Thursday, May 08, 2008

...and furthermore

I had to put aside my blogging this week to attend to some urgent matters in the temporal sphere.

The other interesting thing about the small changes to the Roman Rite is how they were presented. I dont know about other parishes, but in our parish the emphasis was that these were very small changes, they wont hurt anybody, and that there was a counselling service available. Obviously local Church authorities have perceived that there is some risk that some people will be psychologically damaged by the greater reverence. This is backed up by the rubbish that I read in the Catholica group of heretics (I havent bothered to even link it - you can find for yourself)

This is in enormous contrast to the 1960s when the heart was ripped out of people's belief and practices, with no explanation except that these were old practices and people need to be re-educated. This certainly had an impact on people (certainly not me as it all happened before my time tho I remember Communion in the hand being introduced). The greater impact was that to the "collective unconciousness" (to use a Jungian concept) where the shock waves are still reverberating across the planet.

This brings me to the conclusion that liturgical change in the local Church is almost impossible, and will probably only happen over generations. It can only happen from the top as was seen from the promulgation of Summorum Pontificum.

In the local Church I certainly cannot see the Reform-of-the-Reform being implemented as people seem to have a totally different (and largely protestant) view of the Eucharist. Liturgies of the Extraordinary Form and the Reform-of-the-Reform variety do attract strong and vibrant faith communities as is seen in Brisbane, but these communities will remain largely small. What happens in the wider suburban parishes of St Nowwhere's of Calamvale when the older generation dies off and support for these local churches fizzles to a few of the our generation I do not know. Some will survive and some will fold I suppose.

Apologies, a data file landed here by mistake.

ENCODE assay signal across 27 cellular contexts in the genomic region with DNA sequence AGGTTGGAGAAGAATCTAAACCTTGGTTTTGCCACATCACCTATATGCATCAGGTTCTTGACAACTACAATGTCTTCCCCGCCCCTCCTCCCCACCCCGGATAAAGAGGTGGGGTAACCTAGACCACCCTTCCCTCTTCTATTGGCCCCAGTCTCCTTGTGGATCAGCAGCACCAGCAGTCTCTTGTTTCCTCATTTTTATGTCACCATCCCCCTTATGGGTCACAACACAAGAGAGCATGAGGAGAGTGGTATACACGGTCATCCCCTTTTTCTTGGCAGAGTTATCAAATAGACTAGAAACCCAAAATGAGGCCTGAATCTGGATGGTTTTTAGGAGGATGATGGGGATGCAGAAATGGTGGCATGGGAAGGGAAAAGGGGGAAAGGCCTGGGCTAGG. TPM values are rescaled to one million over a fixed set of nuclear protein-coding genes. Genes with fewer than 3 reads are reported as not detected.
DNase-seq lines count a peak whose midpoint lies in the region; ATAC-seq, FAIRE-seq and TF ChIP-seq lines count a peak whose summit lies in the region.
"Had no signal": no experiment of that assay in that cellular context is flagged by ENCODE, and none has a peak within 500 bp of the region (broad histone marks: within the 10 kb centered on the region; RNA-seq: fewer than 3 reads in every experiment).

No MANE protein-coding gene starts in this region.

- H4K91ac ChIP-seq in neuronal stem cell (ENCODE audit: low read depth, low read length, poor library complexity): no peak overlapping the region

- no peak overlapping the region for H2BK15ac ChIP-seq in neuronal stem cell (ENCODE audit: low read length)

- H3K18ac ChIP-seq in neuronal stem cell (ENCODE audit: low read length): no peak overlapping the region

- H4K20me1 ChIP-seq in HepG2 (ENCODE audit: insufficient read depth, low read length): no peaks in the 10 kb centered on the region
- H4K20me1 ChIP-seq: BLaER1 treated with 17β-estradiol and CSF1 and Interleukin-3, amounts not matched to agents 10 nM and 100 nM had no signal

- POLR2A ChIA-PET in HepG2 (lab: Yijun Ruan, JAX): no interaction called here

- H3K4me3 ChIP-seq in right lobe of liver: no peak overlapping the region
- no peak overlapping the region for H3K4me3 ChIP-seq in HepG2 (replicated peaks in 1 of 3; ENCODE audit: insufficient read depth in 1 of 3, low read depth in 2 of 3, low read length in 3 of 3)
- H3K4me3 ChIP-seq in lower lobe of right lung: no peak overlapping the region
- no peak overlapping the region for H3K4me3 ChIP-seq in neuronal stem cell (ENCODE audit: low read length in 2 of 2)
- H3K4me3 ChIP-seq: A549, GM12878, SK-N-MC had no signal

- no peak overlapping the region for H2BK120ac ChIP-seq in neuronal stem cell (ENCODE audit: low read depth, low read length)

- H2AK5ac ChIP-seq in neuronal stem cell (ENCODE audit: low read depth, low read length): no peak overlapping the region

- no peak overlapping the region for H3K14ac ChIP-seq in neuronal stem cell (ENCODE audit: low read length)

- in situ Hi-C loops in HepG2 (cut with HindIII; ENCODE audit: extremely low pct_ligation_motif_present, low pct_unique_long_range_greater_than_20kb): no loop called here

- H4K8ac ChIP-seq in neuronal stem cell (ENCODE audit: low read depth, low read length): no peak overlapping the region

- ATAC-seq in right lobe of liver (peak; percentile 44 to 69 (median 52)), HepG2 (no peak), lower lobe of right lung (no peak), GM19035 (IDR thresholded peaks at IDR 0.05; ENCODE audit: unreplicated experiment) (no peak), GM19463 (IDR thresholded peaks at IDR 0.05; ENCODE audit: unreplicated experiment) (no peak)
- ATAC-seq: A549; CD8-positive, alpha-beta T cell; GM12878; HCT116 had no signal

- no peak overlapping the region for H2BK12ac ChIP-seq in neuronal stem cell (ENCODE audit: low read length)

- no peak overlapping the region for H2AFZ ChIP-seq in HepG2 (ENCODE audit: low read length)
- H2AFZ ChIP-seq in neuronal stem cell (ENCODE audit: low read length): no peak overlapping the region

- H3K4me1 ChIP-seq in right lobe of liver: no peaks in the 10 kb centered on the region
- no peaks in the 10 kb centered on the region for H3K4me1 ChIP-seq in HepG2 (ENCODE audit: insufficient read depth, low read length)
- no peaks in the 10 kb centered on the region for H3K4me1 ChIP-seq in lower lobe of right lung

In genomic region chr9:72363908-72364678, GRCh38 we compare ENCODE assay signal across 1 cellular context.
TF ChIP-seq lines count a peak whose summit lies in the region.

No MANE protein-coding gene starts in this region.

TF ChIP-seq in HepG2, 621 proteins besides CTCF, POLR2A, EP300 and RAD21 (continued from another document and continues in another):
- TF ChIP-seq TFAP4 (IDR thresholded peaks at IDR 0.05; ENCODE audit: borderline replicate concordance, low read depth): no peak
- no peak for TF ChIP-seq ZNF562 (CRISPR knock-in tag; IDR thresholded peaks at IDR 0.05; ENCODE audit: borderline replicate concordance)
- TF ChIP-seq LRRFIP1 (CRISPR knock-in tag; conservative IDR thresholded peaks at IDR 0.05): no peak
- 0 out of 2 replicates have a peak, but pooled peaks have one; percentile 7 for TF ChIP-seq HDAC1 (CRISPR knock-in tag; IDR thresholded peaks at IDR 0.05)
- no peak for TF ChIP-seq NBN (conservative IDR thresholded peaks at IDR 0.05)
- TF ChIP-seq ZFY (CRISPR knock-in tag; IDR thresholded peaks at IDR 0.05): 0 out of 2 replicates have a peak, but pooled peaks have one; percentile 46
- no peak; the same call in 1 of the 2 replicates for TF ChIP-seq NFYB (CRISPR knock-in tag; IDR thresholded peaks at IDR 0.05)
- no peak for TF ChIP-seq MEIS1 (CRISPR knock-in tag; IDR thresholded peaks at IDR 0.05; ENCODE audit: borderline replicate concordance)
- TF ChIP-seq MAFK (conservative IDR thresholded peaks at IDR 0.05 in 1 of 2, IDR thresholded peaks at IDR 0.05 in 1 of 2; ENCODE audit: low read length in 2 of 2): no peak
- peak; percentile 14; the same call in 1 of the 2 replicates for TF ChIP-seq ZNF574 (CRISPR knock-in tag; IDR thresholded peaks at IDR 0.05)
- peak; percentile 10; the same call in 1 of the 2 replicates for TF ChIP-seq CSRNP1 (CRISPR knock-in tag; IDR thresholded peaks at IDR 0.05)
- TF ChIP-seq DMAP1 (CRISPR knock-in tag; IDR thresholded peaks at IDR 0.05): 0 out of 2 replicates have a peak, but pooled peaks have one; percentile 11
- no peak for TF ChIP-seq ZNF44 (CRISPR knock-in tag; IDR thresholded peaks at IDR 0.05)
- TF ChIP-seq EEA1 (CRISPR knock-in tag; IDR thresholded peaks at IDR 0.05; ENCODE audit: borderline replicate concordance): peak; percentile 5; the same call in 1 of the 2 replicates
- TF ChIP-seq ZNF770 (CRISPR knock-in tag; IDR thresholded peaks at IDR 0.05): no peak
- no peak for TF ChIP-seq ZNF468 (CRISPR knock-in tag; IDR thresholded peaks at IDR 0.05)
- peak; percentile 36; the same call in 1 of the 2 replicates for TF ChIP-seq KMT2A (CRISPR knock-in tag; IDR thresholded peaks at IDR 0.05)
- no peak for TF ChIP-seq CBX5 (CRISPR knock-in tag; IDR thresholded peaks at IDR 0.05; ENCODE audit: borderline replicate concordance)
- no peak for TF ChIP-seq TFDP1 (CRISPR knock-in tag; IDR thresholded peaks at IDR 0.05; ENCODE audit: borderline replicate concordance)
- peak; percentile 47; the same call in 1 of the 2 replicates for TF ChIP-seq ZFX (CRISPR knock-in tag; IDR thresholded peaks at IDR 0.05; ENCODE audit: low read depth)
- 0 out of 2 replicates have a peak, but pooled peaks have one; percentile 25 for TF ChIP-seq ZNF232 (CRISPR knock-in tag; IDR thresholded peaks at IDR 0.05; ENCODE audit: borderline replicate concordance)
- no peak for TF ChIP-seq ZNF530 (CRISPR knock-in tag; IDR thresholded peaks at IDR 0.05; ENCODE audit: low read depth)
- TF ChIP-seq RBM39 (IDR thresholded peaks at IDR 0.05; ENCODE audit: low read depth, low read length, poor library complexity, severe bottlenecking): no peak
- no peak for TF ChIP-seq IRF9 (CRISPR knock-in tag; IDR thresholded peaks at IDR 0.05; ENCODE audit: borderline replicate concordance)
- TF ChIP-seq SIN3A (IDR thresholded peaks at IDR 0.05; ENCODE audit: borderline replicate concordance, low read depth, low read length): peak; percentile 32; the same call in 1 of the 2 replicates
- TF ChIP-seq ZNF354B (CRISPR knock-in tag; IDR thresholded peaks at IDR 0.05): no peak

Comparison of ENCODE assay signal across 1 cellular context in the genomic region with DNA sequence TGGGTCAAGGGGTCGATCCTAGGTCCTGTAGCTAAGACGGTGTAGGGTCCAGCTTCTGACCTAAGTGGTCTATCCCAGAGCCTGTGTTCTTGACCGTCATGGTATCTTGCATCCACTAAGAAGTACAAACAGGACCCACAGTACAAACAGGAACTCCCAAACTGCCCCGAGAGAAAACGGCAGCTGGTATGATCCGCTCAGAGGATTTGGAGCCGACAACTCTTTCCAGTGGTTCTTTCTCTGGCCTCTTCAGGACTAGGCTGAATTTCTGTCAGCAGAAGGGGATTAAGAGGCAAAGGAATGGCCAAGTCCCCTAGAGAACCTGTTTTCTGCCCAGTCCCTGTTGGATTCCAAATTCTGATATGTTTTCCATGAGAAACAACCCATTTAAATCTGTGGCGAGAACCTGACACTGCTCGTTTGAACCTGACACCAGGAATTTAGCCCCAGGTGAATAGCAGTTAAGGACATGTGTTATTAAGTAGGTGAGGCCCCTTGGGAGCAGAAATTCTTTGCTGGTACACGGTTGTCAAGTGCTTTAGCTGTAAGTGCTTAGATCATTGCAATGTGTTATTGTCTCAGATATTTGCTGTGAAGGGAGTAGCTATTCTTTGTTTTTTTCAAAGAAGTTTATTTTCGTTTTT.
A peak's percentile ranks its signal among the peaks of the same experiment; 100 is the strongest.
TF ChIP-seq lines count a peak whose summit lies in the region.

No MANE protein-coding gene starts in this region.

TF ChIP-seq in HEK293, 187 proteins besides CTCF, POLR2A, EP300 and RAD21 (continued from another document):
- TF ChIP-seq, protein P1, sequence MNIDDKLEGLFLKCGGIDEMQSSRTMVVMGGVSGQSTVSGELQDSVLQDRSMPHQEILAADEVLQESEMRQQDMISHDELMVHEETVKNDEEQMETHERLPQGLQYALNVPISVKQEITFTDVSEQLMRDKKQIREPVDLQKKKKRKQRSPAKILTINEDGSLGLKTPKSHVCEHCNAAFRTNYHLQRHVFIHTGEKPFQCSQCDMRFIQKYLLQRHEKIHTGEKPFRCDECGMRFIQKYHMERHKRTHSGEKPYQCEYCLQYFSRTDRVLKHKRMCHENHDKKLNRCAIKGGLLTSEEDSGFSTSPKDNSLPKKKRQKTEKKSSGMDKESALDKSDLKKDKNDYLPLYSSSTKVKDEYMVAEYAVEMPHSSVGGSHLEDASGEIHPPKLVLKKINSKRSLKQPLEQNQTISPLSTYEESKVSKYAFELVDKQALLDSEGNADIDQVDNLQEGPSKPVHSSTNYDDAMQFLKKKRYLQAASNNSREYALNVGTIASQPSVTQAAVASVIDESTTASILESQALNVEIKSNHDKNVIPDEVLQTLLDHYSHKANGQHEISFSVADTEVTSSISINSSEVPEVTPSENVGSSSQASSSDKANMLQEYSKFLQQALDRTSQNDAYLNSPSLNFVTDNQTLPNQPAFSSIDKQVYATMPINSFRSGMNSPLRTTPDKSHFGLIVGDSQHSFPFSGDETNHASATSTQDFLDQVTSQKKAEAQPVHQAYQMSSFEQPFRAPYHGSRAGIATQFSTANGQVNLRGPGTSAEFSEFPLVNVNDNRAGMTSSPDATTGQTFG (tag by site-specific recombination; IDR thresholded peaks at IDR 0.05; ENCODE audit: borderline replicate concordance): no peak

This too is the reason why people shop around for parishes (as I do). They are looking for a parish that matches their cultural view of faith and where their faith journey is at that particular time. The time in which people were anchored to their parish church by proximity are over. If there is change to how the church is organised I think that this will be the most immediate trend in the future baecause it has already started. The establishment of a "personal parish" at Ss Trinita' dei Pellegrini in Rome run by the FSSP is an example. It is interesting tha tht eFSSP are actually proving to be trend setters rather than followers.


Terra said...

I agree with you about the potential importance of personal parishes, but I'm not so sure that change will take generations, or need to come from the top.

The reality is that a large proportion of the EF communities around the world up til now have been driven by groups of laypeople who went shopping for a priest rather than the reverse.

Now that there is an imprimatur though, that is swapping around as 'missionary' TLM priests teach it to other priests who might previously have seen it as suspect. There is a good example of that happening in the latest AD 2000, in Victoria.

And once the EF is more widely available, I think the kind of parish shopping you describe will mean that liturgically strong parishes, informed by the EF even if it isn't the normal form they celebrate, will drive out the others.

Of course, the resistance will be stronger in some places then others....

Stephen said...

I think that over time the resistance will fold because of aging and attrition of the Vatican II generation. Some younger priests are interested in learning the EF Mass and this is where the FSSP can really do some "leavening" in dioceses around Australia.

But one scenario is this; given that the church will be transformed over time by the new movements (Neo-cats, regnum Christi, Opus Dei etc), how resistant or open are these groups to the EF Mass. Some will be welcoming but I suspect others, the Neo-cats primarily, may be resitant.

overall we are moving into really exciting times in the Church, but I would really like the 1970s Vatican II crowd who control the agenda to fade away sooner than later.